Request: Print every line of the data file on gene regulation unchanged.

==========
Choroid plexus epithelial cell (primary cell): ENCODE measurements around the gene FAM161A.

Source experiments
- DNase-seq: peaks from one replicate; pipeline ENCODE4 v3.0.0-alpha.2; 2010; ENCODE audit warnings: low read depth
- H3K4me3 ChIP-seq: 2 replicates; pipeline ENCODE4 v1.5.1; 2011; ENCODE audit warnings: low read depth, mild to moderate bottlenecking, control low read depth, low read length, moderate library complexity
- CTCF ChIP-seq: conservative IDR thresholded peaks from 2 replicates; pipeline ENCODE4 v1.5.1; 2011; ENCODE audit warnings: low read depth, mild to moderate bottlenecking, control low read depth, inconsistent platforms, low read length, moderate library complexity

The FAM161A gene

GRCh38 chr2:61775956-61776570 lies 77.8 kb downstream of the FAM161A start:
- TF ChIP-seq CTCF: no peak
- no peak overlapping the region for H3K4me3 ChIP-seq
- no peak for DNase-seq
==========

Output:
Choroid plexus epithelial cell (primary cell): ENCODE measurements around the gene FAM161A.

Source experiments
- DNase-seq: peaks from one replicate; pipeline ENCODE4 v3.0.0-alpha.2; 2010; ENCODE audit warnings: low read depth
- H3K4me3 ChIP-seq: 2 replicates; pipeline ENCODE4 v1.5.1; 2011; ENCODE audit warnings: low read depth, mild to moderate bottlenecking, control low read depth, low read length, moderate library complexity
- CTCF ChIP-seq: conservative IDR thresholded peaks from 2 replicates; pipeline ENCODE4 v1.5.1; 2011; ENCODE audit warnings: low read depth, mild to moderate bottlenecking, control low read depth, inconsistent platforms, low read length, moderate library complexity

The FAM161A gene

GRCh38 chr2:61775956-61776570 lies 77.8 kb downstream of the FAM161A start:
- TF ChIP-seq CTCF: no peak
- no peak overlapping the region for H3K4me3 ChIP-seq
- no peak for DNase-seq